Ferrous scrap exports from the United States (excluding stainless steel and alloy steel scrap) rose from 1.17 million metric tons in September to nearly 1.48 million tons in October thanks to improved overseas demand for shredded,
No. 1 heavy melt, cast iron scrap, and other ferrous grades, according to the latest figures from the U.S. Census Bureau.
However, for the year-to-date, U.S. ferrous scrap exports are still down nearly 1.6% as compared to the first 10 months of 2018 as weaker demand from Taiwan, Mexico, India, Egypt and other markets have more than offset improved trade flows with Turkey (+5.7%), Vietnam (+28.3%), South Korea (+28.8%), Bangladesh (+12.1%), Malaysia (+109%), and others.
For the year-to-date, U.S. copper and copper alloy scrap exports to mainland China are down 69% as compared to the first 10 months of 2018 to just over 80.8 kt. For comparison’s sake, in March 2018 the U.S. shipped around 48,000 tons of copper scrap to China and in October 2019 those shipments were down to less than 5,000 tons. For the most recent month, the largest shipments to China by grade were for No. 2 copper, Bare Bright, other refined copper scrap, and mixed copper and copper alloy scrap, in that order.
For the year to date, total copper and copper alloy exports from the U.S. are down 2.8% as the weaker shipments to China have been partially offset by improved demand from Malaysia (+122.5%), India (+33.6%), Germany (+22%), Belgium (+29%), Pakistan (+46.5%), and other markets.
Recovered Paper and Fiber
Unlike with most other scrap commodities, China remains the largest market for U.S. export sales of recovered paper and fiber. According to U.S. Census Bureau trade data, the U.S. exported nearly $808 million of recovered paper to mainland China during Jan-Sep 2019, following by India ($385 million), Mexico ($236 million), Canada ($125 million) and South Korea ($116 million). Overall, U.S. recovered paper exports during the first 9 months were down 6.5% by value year-on-year to $2.2 billion and were down 6.7% by volume to 13.0 million metric tons (=14.3 million short tons).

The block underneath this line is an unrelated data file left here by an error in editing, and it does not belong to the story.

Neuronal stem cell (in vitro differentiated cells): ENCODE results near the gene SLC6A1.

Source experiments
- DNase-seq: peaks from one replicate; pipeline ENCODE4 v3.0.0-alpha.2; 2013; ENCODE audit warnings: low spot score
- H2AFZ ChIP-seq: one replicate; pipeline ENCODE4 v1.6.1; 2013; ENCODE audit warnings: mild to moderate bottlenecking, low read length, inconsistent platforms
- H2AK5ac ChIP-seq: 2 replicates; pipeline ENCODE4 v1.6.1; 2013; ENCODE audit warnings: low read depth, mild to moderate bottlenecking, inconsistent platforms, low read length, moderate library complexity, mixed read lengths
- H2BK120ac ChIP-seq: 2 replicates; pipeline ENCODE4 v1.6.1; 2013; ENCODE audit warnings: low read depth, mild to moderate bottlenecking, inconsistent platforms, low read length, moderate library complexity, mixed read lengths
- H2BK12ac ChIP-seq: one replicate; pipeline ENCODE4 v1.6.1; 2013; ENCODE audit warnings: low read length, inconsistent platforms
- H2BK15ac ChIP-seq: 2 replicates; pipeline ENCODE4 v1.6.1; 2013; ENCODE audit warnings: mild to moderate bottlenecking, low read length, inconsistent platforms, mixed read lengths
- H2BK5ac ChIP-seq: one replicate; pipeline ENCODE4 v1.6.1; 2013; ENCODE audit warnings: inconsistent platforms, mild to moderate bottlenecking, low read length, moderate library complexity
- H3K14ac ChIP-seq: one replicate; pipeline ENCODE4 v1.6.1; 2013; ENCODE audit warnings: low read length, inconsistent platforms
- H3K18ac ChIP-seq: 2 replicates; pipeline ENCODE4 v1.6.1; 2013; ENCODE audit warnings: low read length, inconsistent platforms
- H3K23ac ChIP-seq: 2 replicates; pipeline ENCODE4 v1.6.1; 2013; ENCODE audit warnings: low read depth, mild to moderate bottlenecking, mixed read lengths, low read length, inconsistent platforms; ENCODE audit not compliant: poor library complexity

By grade, OCC exports have had the worst performance this year, declining 7% by volume (-593,000 metric tons) to 7.5 million million tons, followed by printed news (-376,000 mt) and mixed paper (-89,000 mt). In contrast, U.S. exports of pulp substitutes and high-grade deinking grades have posted net gains of 15,000 tons and 63,000 tons, respectively, so far this year.
While corrugated exports are “only” down 7 percent by volume for the year-to-date, the monthly volumes have been slowing over the course of the year. As compared to January 2019, when the U.S. exported 922,000 metric tons of corrugated, by September the volume was down to 738,000 tons amid lighter loadings for China, India, and other key markets. For comparison’s sake, the Sep 2019 corrugated exports were down 27% from the more than 1 million tons shipped in Sep 2018.
The slower export shipments were compounded by diminished domestic demand for OCC. The AF&PA estimates U.S. consumption of OCC was down 2% year-on-year in October and off 4% for the year-to-date. In contrast, domestic mixed paper consumption increased 7% Y-o-Y in October. As a result, AF&PA estimates total U.S. recovered paper consumption in October 2019 totaled 2.722 million tons, down 1% as compared to consumption in October 2018. For the year-to-date (Jan-Oct), U.S. recovered paper consumption is down 3% as compared to the corresponding period last year, which has translated into lower prices this year.